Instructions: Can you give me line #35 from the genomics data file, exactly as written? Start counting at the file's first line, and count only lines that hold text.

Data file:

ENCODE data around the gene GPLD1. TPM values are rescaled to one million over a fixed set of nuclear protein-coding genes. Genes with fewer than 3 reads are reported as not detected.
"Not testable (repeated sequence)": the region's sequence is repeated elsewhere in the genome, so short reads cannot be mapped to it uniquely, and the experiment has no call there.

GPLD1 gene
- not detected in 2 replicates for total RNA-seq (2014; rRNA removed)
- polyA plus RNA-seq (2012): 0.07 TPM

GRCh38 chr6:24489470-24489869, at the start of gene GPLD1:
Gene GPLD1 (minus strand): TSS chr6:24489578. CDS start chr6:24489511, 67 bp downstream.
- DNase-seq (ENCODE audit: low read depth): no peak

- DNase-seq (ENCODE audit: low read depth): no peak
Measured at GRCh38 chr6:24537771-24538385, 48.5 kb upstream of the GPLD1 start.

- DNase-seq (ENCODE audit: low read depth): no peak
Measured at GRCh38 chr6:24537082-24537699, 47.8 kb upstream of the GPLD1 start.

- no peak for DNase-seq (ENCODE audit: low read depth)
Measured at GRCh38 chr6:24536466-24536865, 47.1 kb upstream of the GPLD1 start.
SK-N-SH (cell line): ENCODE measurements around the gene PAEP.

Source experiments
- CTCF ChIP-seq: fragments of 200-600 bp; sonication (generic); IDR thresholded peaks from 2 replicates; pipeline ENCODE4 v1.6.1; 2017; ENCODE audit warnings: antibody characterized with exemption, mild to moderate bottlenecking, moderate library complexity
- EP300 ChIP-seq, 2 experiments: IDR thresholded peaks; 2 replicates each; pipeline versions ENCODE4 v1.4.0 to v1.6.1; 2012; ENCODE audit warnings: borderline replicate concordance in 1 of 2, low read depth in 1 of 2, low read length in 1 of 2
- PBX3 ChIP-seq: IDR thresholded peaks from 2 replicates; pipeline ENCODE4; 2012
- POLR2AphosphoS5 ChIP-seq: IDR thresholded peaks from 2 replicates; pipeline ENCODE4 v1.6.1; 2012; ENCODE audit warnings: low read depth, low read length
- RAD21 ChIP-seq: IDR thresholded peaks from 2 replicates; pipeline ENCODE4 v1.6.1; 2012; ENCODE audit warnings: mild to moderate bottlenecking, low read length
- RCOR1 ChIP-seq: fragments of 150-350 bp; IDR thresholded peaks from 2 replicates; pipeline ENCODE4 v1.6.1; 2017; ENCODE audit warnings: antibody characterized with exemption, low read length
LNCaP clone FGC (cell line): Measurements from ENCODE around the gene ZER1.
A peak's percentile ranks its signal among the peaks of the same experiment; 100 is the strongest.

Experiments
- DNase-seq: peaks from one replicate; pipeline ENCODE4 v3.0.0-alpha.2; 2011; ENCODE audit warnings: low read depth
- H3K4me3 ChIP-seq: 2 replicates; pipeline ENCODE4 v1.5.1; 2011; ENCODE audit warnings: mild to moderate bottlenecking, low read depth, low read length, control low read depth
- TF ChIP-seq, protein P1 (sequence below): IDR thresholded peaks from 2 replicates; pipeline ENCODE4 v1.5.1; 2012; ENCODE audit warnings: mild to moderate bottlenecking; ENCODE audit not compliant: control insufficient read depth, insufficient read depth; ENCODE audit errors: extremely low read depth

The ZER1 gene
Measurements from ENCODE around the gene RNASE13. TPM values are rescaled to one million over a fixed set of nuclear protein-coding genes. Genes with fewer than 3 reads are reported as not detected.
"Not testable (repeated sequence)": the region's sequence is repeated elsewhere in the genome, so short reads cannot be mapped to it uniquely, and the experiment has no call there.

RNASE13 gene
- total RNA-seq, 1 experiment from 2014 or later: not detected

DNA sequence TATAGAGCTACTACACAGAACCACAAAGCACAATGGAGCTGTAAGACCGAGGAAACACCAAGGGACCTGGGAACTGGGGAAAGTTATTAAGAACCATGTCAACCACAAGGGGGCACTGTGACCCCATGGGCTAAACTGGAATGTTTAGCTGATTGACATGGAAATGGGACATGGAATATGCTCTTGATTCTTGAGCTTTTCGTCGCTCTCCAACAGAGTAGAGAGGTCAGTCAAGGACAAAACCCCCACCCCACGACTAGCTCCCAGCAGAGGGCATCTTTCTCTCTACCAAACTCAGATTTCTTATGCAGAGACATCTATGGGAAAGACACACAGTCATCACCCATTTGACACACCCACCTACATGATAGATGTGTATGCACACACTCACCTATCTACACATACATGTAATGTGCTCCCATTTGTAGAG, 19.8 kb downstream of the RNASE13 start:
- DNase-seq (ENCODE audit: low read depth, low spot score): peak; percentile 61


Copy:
- DNase-seq (ENCODE audit: low read depth, low spot score): peak; percentile 61